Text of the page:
Federal Tax Update – May 2020

By David S. De Jong, Esq., CPA, Stein Sperling Bennett De Jong PC


In Larkin v. Commissioner, TC Memo 2020-70, the Tax Court disallowed numerous deductions claimed by a transactional attorney at a large law firm for total lack of substantiation; the Court also found that the taxpayer’s spouse fell short of the 750 hours needed to claim she was a real estate professional managing four rental properties.

In Adkins v. United States, 125 AFTR2d 2020-________, the Federal Circuit Court of Appeals reversed a decision of the Court of Federal Claims and allowed a theft loss during the pendency of criminal charges against brokers who peddled a fraudulent investment scheme, the Court noting that every possible avenue of recovery need not be exhausted with the test being one of “reasonable prospect of recovery.”

In Richlin v. Commissioner, TC Memo 2020-60, the Tax Court awarded an overpayment shown on a prior year tax return as well as joint estimated payments to the husband whose funds were utilized for one quarter when the payment was made after divorce and in the other cases based on a prenuptial agreement of the parties which generally made the husband responsible for all tax liabilities. 

In Notice 2020-29, IRS indicated that, subject to employer discretion as to making amendments, it will permit cafeteria plan benefits expiring earlier in 2020 to be utilized through December 31, 2020 and will allow an election to participate or to modify salary reductions during the year without having to satisfy usual rules.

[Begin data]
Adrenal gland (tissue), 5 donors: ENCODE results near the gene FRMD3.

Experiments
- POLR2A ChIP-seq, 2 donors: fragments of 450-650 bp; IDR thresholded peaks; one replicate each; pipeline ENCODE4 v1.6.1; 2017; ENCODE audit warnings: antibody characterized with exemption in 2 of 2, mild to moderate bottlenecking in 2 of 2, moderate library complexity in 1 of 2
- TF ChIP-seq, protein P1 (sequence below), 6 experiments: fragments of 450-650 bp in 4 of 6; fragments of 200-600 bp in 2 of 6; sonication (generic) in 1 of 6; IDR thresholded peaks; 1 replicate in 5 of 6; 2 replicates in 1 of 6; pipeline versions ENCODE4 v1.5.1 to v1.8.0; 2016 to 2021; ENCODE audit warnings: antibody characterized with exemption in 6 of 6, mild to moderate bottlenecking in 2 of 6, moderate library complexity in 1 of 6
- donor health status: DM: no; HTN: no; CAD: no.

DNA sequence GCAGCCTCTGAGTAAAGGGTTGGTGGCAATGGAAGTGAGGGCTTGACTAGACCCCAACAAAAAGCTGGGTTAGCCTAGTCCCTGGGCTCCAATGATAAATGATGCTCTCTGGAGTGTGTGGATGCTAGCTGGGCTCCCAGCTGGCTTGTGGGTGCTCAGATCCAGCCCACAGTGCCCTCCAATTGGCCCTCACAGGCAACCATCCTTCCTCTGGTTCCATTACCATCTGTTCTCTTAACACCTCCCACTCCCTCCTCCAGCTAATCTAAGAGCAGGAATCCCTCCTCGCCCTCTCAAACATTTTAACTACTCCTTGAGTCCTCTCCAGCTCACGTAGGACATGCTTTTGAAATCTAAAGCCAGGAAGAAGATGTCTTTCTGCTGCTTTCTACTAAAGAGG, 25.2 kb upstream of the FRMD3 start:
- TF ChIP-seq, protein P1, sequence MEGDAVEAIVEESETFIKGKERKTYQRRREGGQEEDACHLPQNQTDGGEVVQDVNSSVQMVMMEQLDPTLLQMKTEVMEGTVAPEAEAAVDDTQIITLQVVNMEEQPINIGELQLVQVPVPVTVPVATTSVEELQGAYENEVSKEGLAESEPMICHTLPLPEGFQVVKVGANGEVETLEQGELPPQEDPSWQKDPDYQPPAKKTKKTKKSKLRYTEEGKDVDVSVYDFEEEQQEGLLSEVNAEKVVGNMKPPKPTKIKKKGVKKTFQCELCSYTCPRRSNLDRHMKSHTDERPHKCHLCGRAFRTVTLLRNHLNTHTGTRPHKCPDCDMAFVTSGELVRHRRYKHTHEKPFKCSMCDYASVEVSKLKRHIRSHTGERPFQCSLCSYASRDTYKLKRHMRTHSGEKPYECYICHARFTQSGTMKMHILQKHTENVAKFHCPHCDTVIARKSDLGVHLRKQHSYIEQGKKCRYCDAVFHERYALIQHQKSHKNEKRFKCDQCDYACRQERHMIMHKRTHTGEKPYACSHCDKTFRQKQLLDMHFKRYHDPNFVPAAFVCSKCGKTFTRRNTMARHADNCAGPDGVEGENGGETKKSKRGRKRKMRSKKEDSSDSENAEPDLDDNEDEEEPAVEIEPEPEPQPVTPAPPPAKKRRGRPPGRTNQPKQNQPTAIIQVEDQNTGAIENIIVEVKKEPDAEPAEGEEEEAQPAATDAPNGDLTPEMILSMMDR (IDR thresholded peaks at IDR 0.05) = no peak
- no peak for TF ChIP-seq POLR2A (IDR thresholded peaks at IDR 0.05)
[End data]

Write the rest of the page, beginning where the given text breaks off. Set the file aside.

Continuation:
IRS FAQs require the return of Economic Impact Payments (advanced payments) when the individual has died before receiving the payment, indicating that it should be returned unless the subject of direct deposit or a joint check was received in which case a check should be written back to IRS. 


Proposed Regulations under Code Section 162 clarify that a taxpayer may generally not take a deduction for amounts paid to or incurred at the direction of the Government for violation or potential violation of any civil or criminal law; however, amounts related to restitution, remediation or payment to come into compliance with a law remain deductible.

In Novoselsky v. Commissioner, TC Memo 2020-68, the Tax Court determined that an attorney receiving funds from other law firms for handling a class action suit had to report these payments as income where repayment was contingent on a favorable outcome in the case. 

In Oakbrook Land Holdings, LLC v. Commissioner, 154 TC No. 10, the Tax Court upheld the regulations on conservation easements including the disqualification of a charitable deduction when the conservation purpose is not protected in perpetuity. 

In Champions Retreat Gold Founders v. Internal Revenue Service, 125 AFTR2d 2020-2057, the Eleventh Circuit Court of Appeals reversed the Tax Court and held that a conservation easement applied to land given by a developer for a private golf course (exclusive of buildings and the parking lot) despite only small portions of the course being visible by the public from the outside.

In Richmond Patients Group v. Commissioner, TC Memo 2020-52, the Tax Court once again denied a deduction for business expenses by a marijuana dispensary except for cost of goods sold as interpreted narrowly.